SALT WIND REDEMPTION: LOVE AND MURDER IN SOUTH TEXAS

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Chivas Sandage & Kristene Chapa

On the night of June 22, 2012, a lone gunman assaulted and then shot, execution-style, a teenage lesbian couple in a suburban south Texas park. Nine hours later, bird watchers found Mollie Judith Olgin, 19, and Mary “Kristene” Chapa, 18, on a windy coastal bluff that slopes into Corpus Christi Bay. Mollie was already dead. When Kristene woke in a hospital, she could not speak, open her eyes, or move her left side, but she remembered the gunman’s face.

As Kristene gained strength, she began to sign with her right hand—at first her only way to communicate—and helped police create a composite sketch of the gunman. She spent the next three and a half months living in rehabilitation centers where she worked hard to prove her doctors wrong. Her sense of humor, refusal to pity herself, and stubborn courage inspired many across the nation. She posted “I Take Bullets” as her tagline on Twitter, threw herself into a swimming pool to keep her therapists on their toes, and as a former MVP on her high school softball team, threw the first pitch of her team’s next season.

On June 20, 2014, the alleged gunman and his wife were arrested two days before the second anniversary of the shooting. David Malcolm Strickland, 27, was charged with capital murder, aggravated sexual assault, and aggravated assault. Laura Strickland, 23, faced charges of tampering with evidence. Four months later, charges against Laura were dropped. According to the D.A., evidence links David to the murder—a man who mixed with female mourners during a vigil and smirked in mug shots.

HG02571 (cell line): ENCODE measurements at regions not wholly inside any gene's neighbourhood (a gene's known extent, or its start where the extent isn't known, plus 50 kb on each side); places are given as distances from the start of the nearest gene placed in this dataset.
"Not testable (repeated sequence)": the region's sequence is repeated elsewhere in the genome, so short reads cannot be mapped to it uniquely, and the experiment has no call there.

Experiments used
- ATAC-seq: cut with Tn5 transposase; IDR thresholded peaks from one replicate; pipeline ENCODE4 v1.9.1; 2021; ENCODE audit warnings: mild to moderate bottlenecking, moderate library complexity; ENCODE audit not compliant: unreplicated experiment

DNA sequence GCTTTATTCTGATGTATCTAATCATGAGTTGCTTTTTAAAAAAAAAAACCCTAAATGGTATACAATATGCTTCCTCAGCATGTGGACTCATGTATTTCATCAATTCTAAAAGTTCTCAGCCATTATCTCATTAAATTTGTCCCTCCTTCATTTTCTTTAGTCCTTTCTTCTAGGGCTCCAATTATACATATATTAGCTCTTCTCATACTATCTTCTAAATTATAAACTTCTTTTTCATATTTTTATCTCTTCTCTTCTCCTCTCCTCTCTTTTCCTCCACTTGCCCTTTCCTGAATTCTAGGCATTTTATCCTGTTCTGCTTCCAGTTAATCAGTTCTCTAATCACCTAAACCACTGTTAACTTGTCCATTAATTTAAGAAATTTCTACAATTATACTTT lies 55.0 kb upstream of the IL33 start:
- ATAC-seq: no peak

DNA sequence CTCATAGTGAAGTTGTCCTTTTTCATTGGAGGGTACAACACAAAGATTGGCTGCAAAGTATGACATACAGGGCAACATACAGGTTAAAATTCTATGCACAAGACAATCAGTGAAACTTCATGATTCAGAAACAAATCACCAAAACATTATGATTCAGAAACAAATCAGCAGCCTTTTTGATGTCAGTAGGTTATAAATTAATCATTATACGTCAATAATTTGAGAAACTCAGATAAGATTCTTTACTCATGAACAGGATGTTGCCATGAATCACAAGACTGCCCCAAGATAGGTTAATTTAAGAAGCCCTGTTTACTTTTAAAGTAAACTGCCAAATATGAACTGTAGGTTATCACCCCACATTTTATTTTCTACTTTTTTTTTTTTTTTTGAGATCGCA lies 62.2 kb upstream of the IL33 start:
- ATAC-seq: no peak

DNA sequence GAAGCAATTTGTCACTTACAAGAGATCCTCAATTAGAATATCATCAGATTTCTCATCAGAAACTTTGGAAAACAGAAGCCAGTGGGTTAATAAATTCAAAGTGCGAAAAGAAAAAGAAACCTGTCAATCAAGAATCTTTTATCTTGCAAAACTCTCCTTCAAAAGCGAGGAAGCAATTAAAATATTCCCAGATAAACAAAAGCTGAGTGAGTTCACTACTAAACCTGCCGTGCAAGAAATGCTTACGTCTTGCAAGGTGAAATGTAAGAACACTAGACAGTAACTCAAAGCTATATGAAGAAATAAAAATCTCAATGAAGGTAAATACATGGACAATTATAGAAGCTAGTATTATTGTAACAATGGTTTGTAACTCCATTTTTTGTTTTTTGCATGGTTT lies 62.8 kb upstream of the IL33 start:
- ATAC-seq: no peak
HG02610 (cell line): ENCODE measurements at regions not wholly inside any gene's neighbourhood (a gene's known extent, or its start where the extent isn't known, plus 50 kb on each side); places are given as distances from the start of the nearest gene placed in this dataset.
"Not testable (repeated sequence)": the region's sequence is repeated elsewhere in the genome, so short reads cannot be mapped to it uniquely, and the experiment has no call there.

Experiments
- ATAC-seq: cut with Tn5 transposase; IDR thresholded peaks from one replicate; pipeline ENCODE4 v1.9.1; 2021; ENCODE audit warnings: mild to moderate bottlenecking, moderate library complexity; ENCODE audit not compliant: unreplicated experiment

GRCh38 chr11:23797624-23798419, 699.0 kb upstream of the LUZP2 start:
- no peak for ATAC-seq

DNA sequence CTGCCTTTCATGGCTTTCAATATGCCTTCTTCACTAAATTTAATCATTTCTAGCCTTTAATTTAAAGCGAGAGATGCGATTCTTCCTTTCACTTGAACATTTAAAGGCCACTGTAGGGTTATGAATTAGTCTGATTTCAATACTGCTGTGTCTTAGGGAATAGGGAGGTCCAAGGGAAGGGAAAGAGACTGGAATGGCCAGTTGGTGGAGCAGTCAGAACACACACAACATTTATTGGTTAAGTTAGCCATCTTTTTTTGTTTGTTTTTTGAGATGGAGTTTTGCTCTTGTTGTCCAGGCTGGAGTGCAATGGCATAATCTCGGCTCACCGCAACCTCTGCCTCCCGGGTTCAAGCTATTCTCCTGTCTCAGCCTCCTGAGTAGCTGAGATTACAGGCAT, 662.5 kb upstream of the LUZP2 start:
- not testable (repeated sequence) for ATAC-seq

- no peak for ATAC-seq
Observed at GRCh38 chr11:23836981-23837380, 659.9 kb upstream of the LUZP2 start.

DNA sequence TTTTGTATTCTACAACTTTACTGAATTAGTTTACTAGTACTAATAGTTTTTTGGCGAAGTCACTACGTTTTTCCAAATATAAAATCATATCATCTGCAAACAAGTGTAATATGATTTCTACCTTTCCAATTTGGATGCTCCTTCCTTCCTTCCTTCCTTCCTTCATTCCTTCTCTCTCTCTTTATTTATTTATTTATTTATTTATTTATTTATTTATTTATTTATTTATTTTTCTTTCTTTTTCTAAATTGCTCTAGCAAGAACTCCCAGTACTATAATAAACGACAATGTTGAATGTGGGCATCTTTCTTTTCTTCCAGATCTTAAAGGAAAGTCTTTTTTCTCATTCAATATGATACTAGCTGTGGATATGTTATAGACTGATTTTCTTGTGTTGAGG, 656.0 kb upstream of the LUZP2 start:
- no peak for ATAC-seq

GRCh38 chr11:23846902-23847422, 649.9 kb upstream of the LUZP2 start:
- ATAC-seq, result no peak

Salt Wind Redemption: Love and Murder in South Texas explores tragedy and a search for justice set against changing attitudes about sexual orientation and gender identity in the contemporary American South. As Bruce Dern recently said of Wild, this story is “about tough people.” Salt Wind Redemption is about a distinct brand of tough people—south Texans. Even Mollie’s ghost is gritty. Kristene Chapa’s own writing and intimate voice weaves throughout the book, telling a remarkable love story, how she continues to reclaim her body and her life, and where she finds her courage. Among the growing number of tragedies caused by gun violence, too rare are the voices of victims who survive—especially young women like Kristene Chapa who thrive despite all odds.

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